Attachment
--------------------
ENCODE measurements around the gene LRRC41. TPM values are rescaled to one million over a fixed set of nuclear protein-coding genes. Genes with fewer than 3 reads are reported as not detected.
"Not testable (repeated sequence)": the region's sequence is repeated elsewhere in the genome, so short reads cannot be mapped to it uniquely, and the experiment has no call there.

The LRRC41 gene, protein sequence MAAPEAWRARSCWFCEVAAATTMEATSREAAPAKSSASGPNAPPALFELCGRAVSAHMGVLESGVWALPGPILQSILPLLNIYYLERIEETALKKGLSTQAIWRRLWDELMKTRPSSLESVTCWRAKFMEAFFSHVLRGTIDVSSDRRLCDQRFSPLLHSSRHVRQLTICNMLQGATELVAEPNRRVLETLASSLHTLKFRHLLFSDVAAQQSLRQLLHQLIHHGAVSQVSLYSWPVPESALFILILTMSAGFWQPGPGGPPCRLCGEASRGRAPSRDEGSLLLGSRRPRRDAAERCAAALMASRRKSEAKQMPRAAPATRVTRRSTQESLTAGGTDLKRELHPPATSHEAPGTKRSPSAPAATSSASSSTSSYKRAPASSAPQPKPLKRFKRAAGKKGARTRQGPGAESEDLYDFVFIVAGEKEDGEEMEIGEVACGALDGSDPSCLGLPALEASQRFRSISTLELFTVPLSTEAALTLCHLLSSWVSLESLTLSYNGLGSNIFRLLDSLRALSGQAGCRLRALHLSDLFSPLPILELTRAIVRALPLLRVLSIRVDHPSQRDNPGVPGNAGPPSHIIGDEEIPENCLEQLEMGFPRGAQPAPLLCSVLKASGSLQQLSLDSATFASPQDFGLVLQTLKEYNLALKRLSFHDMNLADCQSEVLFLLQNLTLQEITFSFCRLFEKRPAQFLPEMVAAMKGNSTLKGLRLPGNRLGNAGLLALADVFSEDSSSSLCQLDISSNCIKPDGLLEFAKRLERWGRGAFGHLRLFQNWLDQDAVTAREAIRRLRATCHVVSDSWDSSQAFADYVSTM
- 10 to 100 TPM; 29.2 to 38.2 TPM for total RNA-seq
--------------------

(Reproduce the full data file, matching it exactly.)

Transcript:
ENCODE measurements around the gene LRRC41. TPM values are rescaled to one million over a fixed set of nuclear protein-coding genes. Genes with fewer than 3 reads are reported as not detected.
"Not testable (repeated sequence)": the region's sequence is repeated elsewhere in the genome, so short reads cannot be mapped to it uniquely, and the experiment has no call there.

The LRRC41 gene, protein sequence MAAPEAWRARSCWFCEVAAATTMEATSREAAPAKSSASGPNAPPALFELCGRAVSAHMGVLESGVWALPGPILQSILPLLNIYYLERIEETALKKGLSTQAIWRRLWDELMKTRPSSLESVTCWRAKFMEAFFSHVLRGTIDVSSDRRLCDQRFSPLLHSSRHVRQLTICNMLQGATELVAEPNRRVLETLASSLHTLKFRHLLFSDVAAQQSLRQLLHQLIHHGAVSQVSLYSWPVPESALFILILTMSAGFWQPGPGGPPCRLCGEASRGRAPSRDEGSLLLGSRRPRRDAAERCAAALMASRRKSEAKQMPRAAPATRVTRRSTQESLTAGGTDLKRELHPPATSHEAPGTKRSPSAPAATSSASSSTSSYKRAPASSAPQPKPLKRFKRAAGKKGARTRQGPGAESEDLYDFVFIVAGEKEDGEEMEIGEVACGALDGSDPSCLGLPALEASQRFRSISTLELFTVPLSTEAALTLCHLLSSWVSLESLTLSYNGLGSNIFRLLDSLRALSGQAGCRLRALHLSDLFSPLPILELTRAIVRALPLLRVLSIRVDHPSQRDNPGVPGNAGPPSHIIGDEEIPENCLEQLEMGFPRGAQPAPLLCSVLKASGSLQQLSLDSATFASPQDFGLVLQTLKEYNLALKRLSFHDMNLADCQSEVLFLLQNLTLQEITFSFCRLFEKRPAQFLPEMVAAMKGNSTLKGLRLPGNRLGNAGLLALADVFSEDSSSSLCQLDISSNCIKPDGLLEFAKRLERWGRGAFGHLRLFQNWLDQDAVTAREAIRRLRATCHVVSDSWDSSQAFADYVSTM
- 10 to 100 TPM; 29.2 to 38.2 TPM for total RNA-seq